Monthly Archives: November 2008

OpenID: don’t provide if you won’t accept

Once again, an interesting FriendFeed discussion has morphed into a thread on a wider issue: OpenID.

OpenID is one of those brilliantly simple ideas that you’d imagine most people would applaud. A single “digital identity”, used for any website that requires a login, rather than creating multiple accounts, usernames and passwords for each site. Here’s the problem: many services allow you to use your account details as an OpenID at other sites, but they won’t accept credentials other than their own. For example, both my WordPress and GMail accounts are OpenIDs, but I can’t login to Google using nsaunders.wordpress.com.

You might ask – why? Is it some sort of “brand loyalty” issue? When I sign up to Service X, is there a contract between us such that Service X provides me with tools so long as I declare myself to be “Neil @ Service X”, as opposed to “Neil @ Service Y”? I’m still logged into Service X, I must be “registered” in some sense as a user and I’m more likely to return if Service X makes my life easier. Where’s the problem?

There must be strategists who make these recommendations to companies. I’d really like to hear their reasoning.

Spreading the message, a few minds at a time

Given my passion for online science networking, it’s surprising that I’ve never given a talk on the subject [1]. So a big thank you to William who invited me over to his institute for an informal chat about the topic with a small group of staff.

I learned that:

  • A good quote from an internet guru goes down well
  • Everyone loves an xkcd cartoon
  • Many biologists still don’t know what an RSS feed is

My slides are embedded, below or visit Slideshare – best viewed full screen.

1. Oh wait, I work in a university
See the slides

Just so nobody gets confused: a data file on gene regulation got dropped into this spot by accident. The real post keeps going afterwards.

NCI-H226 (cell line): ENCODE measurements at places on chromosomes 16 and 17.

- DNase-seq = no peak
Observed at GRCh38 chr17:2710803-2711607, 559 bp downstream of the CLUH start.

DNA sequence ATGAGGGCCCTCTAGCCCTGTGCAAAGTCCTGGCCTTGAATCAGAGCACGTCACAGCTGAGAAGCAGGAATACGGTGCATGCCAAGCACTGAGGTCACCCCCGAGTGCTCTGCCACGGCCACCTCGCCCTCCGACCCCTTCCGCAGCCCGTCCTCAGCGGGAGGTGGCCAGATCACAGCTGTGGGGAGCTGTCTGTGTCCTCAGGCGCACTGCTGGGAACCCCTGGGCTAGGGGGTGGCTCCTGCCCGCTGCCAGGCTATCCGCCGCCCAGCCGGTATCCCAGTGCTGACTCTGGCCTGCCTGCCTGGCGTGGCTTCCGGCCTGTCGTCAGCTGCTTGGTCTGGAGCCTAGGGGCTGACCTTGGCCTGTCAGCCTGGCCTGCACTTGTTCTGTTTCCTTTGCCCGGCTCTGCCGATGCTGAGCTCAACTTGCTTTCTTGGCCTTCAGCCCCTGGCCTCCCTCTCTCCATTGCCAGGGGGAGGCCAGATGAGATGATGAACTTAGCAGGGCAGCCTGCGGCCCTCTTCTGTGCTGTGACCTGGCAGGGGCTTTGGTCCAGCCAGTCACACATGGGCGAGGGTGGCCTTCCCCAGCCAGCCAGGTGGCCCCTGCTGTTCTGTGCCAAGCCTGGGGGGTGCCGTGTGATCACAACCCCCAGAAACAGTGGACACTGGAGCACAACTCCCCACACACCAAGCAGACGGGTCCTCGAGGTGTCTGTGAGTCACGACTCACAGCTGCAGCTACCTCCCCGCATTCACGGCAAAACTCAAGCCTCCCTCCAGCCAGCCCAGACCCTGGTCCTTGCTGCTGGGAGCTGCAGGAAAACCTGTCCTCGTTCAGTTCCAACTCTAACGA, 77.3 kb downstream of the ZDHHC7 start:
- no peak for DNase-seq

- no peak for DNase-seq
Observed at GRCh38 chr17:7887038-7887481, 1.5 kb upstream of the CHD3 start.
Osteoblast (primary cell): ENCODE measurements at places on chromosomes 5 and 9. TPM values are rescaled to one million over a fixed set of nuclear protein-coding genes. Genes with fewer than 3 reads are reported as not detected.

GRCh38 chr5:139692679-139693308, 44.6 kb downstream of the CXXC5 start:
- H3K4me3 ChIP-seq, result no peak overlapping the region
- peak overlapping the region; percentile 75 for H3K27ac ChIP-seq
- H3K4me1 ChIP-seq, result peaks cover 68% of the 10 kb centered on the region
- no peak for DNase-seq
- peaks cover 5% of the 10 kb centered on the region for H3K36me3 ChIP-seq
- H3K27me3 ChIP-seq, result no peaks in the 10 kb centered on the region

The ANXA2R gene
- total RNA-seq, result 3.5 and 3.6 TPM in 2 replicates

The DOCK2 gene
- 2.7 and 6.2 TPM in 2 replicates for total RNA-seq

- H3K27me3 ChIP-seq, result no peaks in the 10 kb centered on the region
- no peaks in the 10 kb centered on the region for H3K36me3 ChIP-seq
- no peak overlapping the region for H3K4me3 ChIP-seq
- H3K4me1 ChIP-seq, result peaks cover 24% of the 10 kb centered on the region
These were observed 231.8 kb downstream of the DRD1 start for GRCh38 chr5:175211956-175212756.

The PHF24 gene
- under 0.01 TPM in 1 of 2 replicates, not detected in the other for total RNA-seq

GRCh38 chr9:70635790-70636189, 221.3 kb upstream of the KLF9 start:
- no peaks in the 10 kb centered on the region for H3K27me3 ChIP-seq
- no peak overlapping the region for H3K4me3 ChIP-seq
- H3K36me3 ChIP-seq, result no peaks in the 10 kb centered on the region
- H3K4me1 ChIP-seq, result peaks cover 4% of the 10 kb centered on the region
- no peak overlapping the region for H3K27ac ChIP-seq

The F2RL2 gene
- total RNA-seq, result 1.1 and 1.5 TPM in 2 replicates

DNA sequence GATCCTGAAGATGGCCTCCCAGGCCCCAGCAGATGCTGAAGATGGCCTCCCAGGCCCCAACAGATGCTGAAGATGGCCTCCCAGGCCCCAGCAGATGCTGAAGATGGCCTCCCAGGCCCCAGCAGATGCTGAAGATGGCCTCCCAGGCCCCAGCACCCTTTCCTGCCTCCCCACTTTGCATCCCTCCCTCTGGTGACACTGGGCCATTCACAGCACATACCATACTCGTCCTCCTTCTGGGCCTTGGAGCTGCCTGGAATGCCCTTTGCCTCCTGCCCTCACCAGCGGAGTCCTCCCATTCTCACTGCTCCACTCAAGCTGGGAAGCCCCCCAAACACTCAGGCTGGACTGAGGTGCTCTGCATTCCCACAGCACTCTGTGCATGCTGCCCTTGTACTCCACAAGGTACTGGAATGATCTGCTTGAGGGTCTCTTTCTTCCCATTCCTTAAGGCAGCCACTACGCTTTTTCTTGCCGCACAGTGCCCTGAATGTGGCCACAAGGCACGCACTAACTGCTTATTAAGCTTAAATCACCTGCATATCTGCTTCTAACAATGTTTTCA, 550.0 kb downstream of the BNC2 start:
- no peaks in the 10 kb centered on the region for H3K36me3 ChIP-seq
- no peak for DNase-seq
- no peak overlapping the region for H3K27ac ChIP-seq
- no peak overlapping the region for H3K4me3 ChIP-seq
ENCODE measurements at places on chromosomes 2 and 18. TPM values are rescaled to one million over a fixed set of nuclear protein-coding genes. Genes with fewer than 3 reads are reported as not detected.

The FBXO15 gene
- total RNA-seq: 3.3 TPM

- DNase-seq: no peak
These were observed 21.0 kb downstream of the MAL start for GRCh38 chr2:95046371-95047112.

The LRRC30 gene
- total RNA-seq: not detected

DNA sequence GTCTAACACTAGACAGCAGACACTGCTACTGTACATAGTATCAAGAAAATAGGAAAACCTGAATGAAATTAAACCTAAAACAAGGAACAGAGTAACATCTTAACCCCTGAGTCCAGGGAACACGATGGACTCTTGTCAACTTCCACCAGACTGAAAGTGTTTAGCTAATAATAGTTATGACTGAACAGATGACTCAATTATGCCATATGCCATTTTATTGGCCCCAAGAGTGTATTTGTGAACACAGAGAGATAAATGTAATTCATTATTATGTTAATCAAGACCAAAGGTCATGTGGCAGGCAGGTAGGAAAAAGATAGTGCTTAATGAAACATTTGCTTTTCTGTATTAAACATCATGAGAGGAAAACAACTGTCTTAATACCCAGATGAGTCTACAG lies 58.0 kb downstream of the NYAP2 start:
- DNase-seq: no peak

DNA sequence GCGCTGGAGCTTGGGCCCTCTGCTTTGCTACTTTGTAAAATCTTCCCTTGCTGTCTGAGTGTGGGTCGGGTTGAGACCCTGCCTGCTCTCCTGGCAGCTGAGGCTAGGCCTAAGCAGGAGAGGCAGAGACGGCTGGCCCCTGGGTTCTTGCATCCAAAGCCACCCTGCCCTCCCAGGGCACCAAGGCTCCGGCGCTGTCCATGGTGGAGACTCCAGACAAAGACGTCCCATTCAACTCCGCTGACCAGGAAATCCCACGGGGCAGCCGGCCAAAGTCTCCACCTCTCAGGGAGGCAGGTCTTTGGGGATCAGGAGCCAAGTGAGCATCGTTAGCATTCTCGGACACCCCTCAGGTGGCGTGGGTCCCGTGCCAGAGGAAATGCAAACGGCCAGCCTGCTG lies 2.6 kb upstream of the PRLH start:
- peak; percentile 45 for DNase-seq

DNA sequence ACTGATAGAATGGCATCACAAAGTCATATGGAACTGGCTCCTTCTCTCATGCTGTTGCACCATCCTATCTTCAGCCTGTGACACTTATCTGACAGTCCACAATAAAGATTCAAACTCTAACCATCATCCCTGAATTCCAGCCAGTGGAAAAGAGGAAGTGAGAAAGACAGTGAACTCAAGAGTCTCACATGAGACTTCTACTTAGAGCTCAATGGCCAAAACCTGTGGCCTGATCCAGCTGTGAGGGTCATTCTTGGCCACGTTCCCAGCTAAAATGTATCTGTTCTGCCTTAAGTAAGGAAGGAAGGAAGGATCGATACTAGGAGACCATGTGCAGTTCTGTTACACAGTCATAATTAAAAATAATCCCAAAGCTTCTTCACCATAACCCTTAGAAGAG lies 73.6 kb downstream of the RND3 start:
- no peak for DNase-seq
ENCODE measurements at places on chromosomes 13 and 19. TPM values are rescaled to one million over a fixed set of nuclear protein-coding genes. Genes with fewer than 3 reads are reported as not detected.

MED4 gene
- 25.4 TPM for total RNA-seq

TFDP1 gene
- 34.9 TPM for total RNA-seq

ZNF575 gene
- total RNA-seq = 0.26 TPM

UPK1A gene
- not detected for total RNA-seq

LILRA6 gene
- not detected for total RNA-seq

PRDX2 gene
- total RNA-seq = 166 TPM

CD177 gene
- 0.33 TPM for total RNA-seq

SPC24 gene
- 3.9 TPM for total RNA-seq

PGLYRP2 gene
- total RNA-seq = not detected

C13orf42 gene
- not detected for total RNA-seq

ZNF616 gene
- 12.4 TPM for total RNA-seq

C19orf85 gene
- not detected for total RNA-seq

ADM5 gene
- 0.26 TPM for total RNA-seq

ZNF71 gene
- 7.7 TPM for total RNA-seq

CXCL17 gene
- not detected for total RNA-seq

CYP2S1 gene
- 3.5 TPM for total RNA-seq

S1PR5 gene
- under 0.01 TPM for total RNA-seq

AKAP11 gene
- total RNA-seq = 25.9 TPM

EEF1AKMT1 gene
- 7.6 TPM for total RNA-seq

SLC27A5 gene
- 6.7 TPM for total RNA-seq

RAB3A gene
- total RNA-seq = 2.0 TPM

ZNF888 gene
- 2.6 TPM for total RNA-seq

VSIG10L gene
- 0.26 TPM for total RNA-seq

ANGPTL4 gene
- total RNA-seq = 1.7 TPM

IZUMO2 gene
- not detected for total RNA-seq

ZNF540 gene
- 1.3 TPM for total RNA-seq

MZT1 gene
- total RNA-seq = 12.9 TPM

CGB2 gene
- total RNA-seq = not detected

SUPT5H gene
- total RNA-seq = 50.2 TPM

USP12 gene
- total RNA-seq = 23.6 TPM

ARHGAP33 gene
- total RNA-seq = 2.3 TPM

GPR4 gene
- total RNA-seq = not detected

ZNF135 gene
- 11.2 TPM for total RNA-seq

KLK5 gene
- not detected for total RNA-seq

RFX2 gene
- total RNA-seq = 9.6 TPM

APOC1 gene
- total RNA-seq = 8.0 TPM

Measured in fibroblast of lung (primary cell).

Poor reproducibility: understandable, if not desirable

Greg Wilson once told me a statistic concerning the mean lifetime of research software reproducibility. That is, the time that elapses on average after which you cannot reproduce your own results using your own code, never mind anyone else’s. I forget the exact number but it was not high – a few months at best.

Why does this happen, aside from obvious bad practices? Well, here’s a typical exchange in an academic research setting:
Read the rest…

Good software, data and your brain

I recently asked the FriendFeed community about wiki usage and was struck by a comment from Allyson:

I think we’re on our third incarnation of various bits of wiki software, and we’ve finally hit on the right software for both our wet lab and bioinformaticians

By “the right software”, she means software that makes sense to the people who use it. When faced with several software alternatives, we often find there is one which for some reason, “makes sense” – it meshes naturally with the way our brains work. When you find a program that you like, it’s not only a joy to use but can enable understanding of data and processes that previously eluded you. In other words, good software doesn’t shield you from the fundamentals – it illuminates them.
Here are three examples of software that made me say: “Oh right! Now I get it.” These are not recommendations and opinions expressed are highly subjective: the point is, I like them because they work for me.
Read the rest…

DokuWiki, PubMed and Ruby

I recently built a wiki for a research group using DokuWiki, one of my favourite wiki packages. As with many other wikis, developers have extended its functionality by writing plugins. Some of these are excellent, allowing users to generate lots of content with a minimum of syntax. For example, using the PubMed plugin, you type this:

{{pubmed>long:15595725}}

and the result is this:
pubmed

Which got me thinking. Assuming that you’ve searched PubMed and retrieved a bunch of references in XML format, how might you generate text in DokuWiki syntax, to paste into your wiki? Here’s the small parser that I wrote in ruby:

#!/usr/bin/ruby
require 'rubygems'
require 'hpricot'

h = {}
d = Hpricot.XML(open('pubmed_result.xml'))

(d/:PubmedArticle).each do |a|
  (h["=== #{a.at('DateCreated/Year').inner_html} ==="] ||= []) << "{{pubmed>long:#{a.at('PMID').inner_html}}}"
end

puts h.sort {|a,b| b<=>a}

Nine lines – how cool is that? It uses Hpricot to parse the XML and creates a hash of arrays. Hash key is the year, formatted to show a level 4 headline in DokuWiki; hash value is an array of PMIDs, formatted with PubMed plugin syntax. At the end we just print it all out, sorting by year from newest – oldest.

As Pierre would say – that’s it.